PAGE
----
“The level of activity at Finley Stadium is insane,” Executive Director Chris Thomas told the board of directors at a Tuesday meeting. Users of the facilities are the traditional clients and partners plus there are many new customers. The events that have been held have proven to be safe and people are becoming used to the restrictions and feel safe here, said Sara Hooper, food and beverage manager and safety director. Being a large, outdoor facility has been a big benefit since more people can gather yet be socially distanced.
During the time the stadium was shut down for public use, maintenance was done on the facility and it is in great shape including repairs and replacement to fire sprinklers and fire alarms, the board was told. Since early February the stadium complex has been utilized seven days a week. There was a spring UTC football game and Chattanooga Football Club practices getting ready for a tournament that is currently taking place. The pavilion has held the 4 Bridges Art Show, a robotics competition, a plant sale by Tennessee Valley Wild Ones, and the Bugapalooza car show. Taste, the fundraiser for the Kidney Foundation, and Mardi Gras, a fundraiser for Chambliss Center for Children, will be held in late April and May. Plus, there will be a performance by the Chattanooga Symphony Orchestra and a professional boxing event, the Chattanooga Beer Fest, Ironman 70.3, and Hamilton County School graduations. And the Chattanooga Market will open this coming weekend. April, May and June will be jam packed as is the remainder of 2021, said Melissa Lail, manager and marketing manager for the Chattanooga Market.
The stadium’s partners are also planning upcoming events, UTC’s Mark Wharton said their financial situation is not as bleak as anticipated and that UTC is gearing up for ticket sales for next fall and is focusing on the new normal. CFC and Finley are currently hosting the spring NISA tournament that is being held from April 13 through April 25. There will be two CFC home games in both May and June and fall season starts Aug. 1. Hours for the Chattanooga Market will be from 10 a.m. until 5 p.m. Saturdays and Sundays and it will continue to observe COVID protocols. Chattanooga Sports and Events Committee Chief Tim Morgan thanked the board for their partnership and support to secure the TSSAA football championship this year. "We are starting to see events coming back," he said.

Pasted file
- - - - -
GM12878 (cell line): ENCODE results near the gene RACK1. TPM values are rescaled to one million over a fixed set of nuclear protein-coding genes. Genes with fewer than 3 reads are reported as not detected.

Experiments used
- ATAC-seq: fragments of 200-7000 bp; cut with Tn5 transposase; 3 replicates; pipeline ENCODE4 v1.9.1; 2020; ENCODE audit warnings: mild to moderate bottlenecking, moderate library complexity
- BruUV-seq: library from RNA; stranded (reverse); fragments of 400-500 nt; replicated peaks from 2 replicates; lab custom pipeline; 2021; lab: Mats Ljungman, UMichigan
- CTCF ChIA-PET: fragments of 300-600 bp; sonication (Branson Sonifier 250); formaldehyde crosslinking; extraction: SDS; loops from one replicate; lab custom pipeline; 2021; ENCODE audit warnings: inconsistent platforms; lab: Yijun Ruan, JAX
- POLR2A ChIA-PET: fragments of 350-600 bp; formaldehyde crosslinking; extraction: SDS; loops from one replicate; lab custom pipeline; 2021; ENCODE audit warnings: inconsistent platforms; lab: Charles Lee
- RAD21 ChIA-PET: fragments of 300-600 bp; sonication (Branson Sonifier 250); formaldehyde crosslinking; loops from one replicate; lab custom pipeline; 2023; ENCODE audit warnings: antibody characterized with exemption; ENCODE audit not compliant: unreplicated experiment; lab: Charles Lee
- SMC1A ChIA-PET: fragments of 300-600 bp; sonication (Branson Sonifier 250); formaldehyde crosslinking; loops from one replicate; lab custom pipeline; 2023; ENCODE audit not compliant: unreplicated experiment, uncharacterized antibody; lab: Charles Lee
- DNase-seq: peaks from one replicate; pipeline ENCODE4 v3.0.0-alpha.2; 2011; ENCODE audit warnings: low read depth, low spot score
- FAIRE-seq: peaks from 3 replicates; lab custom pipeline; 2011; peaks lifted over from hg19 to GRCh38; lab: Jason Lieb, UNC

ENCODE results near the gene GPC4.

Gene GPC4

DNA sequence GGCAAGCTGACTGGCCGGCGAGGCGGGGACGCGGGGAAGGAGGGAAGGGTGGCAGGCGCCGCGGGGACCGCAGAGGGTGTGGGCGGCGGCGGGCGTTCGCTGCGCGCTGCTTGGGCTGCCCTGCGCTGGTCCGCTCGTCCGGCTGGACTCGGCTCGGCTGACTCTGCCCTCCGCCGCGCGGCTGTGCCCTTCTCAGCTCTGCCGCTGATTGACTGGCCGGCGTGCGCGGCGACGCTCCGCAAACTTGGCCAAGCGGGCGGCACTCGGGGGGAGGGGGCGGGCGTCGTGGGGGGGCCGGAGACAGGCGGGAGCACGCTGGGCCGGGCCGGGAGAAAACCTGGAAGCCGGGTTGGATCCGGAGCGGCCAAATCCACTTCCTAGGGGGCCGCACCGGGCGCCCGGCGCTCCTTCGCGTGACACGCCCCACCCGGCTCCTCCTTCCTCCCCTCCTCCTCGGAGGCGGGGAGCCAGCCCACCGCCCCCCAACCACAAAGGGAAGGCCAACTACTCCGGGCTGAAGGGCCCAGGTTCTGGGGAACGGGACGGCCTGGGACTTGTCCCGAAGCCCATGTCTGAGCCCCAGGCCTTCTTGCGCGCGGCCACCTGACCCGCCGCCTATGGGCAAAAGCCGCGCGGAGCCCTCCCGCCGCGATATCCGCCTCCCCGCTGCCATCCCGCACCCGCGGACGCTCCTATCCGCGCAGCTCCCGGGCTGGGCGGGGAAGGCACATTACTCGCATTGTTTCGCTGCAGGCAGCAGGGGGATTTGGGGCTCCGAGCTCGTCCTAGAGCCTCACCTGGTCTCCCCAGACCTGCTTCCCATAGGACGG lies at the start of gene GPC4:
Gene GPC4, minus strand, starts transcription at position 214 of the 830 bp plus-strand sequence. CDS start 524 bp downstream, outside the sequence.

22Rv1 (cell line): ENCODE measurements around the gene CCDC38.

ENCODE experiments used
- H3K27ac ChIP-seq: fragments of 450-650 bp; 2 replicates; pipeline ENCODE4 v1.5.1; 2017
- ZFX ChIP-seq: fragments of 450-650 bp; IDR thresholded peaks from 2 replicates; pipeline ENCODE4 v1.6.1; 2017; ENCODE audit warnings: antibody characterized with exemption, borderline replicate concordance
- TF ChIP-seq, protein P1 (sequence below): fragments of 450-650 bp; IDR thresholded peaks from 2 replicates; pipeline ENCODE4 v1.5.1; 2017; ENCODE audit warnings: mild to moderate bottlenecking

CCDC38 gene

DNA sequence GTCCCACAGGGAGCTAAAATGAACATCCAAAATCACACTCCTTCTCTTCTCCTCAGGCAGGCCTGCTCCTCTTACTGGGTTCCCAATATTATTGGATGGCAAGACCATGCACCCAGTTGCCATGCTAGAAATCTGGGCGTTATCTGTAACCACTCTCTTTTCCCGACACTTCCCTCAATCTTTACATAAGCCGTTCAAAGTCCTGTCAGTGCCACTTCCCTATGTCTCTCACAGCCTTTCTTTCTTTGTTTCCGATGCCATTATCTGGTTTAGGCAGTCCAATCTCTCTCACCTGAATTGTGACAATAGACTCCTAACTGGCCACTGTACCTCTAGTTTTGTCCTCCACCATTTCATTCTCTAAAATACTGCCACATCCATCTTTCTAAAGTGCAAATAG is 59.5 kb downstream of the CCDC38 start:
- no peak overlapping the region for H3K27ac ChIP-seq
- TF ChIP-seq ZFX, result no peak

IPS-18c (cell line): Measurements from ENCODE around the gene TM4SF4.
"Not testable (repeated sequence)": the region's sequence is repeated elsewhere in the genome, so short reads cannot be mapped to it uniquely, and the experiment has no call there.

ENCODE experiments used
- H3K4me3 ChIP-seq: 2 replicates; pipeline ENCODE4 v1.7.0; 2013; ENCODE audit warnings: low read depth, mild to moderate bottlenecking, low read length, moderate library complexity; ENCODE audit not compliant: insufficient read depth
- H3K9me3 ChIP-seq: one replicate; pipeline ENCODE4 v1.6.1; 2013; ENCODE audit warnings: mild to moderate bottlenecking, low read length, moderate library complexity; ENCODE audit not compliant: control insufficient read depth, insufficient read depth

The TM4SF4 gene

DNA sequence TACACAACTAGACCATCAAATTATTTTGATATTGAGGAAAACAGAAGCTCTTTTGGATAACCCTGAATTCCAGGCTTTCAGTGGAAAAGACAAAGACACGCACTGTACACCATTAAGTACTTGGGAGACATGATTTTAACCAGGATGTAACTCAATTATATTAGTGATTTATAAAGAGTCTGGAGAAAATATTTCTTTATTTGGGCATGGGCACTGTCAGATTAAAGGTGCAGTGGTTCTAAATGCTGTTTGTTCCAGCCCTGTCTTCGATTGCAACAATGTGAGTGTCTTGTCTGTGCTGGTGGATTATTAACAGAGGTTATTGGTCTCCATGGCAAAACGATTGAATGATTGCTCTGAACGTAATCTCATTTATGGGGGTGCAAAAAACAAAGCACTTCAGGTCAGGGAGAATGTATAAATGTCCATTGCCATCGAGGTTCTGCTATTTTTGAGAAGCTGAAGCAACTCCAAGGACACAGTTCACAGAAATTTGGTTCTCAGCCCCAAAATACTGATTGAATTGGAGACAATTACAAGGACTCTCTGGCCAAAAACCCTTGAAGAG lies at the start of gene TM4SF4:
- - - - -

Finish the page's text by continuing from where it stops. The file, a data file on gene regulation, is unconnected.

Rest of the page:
Mr. Thomas told the board that the stadium corporation had a reasonable amount of activity during the first three quarters of the year that generated revenue. Technically, this was one of the best results compared to past years. He said the stadium lost $40,000 in the three quarters, but that was an improvement over the past. A profit of $130,000 was made in the fiscal year including income from the Tennessee Cares Act. That grant reimbursed the stadium for costs related to the prevention of COVID such as hand sanitizer and masks among other things. Finley Stadium was reimbursed $172,371 from the state. There was zero profit from this grant but it enabled the facility to have safe events and it is doing its job, said Mr. Thomas.